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Monitoring soil quality changes in diversified agricultural cropping systems by the Soil Management Assessment Framework (SMAF) in southern Brazil
- da Luz, Felipe Bonini, da Silva, Vanderlei Rodrigues, Kochem Mallmann, Fábio Joel, Bonini Pires, Carlos Augusto, Debiasi, Henrique, Franchini, Julio Cezar, Cherubin, Maurício Roberto
- Agriculture, ecosystems & environment 2019 v.281 pp. 100-110
- Arenosols, Ferralsols, best management practices, biodiversity, bulk density, clay, climate change, climatic factors, crop production, cropping systems, decision making, energy, guidelines, indigenous species, integrated agricultural systems, land use, monitoring, no-tillage, pH, pastures, phosphorus, potassium, sandy loam soils, soil compaction, soil organic carbon, soil quality, soil sampling, sugarcane, sustainable land management, Brazil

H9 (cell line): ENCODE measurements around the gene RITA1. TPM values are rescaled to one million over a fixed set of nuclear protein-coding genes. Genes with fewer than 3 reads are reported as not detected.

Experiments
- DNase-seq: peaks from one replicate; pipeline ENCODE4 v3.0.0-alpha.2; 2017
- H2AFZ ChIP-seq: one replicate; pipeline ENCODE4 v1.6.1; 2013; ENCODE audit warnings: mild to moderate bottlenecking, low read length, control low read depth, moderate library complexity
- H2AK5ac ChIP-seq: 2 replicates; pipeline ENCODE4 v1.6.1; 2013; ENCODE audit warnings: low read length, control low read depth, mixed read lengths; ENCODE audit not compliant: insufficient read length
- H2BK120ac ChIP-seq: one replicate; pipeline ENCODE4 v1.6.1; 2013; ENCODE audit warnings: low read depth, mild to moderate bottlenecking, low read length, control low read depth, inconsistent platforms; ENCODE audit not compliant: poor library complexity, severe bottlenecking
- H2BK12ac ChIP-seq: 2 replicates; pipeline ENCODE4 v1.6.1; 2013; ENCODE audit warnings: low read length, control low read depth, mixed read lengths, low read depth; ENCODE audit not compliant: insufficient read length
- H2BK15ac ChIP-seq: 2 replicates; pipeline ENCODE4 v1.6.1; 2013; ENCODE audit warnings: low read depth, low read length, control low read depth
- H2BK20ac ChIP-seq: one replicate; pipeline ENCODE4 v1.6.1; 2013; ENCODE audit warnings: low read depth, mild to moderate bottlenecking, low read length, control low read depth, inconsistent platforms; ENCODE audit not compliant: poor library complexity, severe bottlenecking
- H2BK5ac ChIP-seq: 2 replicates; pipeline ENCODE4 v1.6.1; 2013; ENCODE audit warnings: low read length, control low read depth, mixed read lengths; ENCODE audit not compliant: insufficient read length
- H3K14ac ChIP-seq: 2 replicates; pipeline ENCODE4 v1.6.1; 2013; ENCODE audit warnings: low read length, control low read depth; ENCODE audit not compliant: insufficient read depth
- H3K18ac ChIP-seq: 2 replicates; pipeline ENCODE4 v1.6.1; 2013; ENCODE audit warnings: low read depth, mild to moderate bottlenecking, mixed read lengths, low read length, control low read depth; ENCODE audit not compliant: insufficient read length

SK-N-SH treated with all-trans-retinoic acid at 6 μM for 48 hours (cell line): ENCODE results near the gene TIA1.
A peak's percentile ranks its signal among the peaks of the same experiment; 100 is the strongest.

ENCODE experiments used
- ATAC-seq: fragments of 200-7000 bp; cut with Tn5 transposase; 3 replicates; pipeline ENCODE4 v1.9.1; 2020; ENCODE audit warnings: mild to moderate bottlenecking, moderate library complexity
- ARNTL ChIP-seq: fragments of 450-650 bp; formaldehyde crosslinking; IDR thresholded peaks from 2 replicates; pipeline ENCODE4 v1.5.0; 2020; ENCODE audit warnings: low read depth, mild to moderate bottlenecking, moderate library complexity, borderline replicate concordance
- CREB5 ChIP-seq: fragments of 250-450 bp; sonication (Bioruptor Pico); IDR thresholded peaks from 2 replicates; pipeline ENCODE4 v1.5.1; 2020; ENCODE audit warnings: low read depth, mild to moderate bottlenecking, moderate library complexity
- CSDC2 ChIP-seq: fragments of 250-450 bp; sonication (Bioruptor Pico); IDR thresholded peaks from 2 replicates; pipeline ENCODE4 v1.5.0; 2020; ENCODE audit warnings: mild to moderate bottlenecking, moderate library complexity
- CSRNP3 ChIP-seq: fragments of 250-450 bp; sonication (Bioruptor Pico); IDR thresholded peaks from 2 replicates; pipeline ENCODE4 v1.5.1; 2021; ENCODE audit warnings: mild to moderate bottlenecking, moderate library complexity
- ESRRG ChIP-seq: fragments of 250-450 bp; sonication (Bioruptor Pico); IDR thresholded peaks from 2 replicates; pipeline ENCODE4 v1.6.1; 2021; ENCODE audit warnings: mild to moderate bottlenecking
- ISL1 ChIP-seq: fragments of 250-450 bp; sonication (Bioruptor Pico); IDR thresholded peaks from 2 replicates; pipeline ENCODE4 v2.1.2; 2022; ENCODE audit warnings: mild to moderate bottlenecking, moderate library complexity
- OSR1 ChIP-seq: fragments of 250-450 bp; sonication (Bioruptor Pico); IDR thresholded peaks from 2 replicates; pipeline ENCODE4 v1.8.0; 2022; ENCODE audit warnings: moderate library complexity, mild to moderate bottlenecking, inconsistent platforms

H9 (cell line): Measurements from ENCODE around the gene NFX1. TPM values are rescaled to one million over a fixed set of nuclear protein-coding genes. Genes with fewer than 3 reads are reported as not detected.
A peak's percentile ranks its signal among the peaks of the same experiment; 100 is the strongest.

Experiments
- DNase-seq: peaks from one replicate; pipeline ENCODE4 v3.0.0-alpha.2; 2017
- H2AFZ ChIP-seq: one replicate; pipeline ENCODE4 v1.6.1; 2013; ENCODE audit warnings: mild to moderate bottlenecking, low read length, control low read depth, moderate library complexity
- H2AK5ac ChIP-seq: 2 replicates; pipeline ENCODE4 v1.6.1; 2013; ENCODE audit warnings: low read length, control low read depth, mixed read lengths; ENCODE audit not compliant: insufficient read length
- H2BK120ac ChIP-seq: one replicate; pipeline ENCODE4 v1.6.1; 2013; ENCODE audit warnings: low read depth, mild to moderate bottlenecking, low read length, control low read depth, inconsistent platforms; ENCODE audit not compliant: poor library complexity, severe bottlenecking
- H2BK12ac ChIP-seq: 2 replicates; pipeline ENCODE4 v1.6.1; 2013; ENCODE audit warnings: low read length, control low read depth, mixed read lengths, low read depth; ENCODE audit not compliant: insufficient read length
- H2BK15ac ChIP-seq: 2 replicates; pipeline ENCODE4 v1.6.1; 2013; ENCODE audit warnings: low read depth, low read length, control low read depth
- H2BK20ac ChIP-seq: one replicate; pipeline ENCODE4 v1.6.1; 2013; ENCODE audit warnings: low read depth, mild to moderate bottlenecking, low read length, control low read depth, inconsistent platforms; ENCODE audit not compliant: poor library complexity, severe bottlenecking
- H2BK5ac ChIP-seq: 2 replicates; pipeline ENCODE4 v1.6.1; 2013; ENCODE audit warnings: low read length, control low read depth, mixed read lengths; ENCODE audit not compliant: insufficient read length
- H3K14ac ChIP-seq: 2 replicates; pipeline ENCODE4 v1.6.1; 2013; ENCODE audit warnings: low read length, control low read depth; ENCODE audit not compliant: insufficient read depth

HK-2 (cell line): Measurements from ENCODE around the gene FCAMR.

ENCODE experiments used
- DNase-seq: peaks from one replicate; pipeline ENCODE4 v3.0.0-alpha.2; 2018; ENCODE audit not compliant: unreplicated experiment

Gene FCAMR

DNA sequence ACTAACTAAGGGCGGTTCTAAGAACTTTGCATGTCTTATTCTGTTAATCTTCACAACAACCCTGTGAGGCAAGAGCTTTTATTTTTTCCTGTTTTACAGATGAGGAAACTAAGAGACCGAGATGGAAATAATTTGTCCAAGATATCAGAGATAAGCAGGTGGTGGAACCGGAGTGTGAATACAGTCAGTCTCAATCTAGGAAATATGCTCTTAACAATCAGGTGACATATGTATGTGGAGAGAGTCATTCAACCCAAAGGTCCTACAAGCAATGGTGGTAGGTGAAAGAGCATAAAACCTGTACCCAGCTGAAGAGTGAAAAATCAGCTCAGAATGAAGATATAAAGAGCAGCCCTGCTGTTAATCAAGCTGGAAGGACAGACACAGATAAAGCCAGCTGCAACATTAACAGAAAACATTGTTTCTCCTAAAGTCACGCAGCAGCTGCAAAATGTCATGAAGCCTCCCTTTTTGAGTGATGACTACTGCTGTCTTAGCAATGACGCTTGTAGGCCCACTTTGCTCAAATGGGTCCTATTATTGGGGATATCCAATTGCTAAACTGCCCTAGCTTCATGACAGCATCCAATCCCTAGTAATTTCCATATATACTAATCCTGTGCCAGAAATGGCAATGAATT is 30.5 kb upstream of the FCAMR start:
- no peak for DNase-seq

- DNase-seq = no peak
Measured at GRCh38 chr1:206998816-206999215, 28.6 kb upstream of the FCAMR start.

- Assessment and monitoring impacts of agricultural systems on soil quality are imperative to establish best management practices and sustainable land use for mitigating climate change, conserving biodiversity and achieving food and energy security. The SMAF has successfully been tested as an objective tool to quantify land use and management effects on soil quality, including under some Brazilian soil conditions. Nevertheless, the SMAF potential to properly address soil quality changes under contrasting soil and climate conditions, and integrated farming systems must still must be investigated. Thus, a field study was conducted to apply the SMAF guidelines as a strategy for assessing land use (native vegetation, pasture, sugarcane, no-tillage, and integrated crop-livestock systems) effects on soil quality in southern Brazil. Soil samples were taken in three layers (0.0–0.10, 0.10–0.20, 0.20–0.30 m) of clay Ferralsol (traditional agricultural region), Sandy loam Ferralsol and Arenosol (new agricultural frontiers), in the state of Paraná, Brazil. The soil quality indicators investigated were: chemical attributes (pH, phosphorus and potassium), physical (bulk density) and biological (soil organic carbon). Using the SMAF scoring curves, the measured values were transformed (0 to 1 range) and an overall soil quality index (SQI) was calculated. Our findings revealed that long-term conversion from native vegetation to agricultural land uses (i.e., pasture, no-tillage/integrated crop-livestock system, or sugarcane) reduced soil quality assessed by SMAF scores, compromising the soil’s capacity to perform its functions. Nevertheless, conservationist systems, e.g. the no-tillage, associated or not with the integrated crop-livestock system are promising alternative to enhances soil quality by increasing C content and soil chemical fertility compared to degraded pasture or conventional sugarcane cultivation. However, soil physical changes should be monitored to alleviate soil compaction in no-tillage cropping systems. In conclusion, this study provided important insights about soil quality changes induced by land use and diversified cropping systems. In that direction, new studies including a large number of sites, soil types and cropping systems are needed for validating our conclusions in a regional scale, enabling to support decision-making towards more sustainable expansion and intensification of agriculture in Brazil.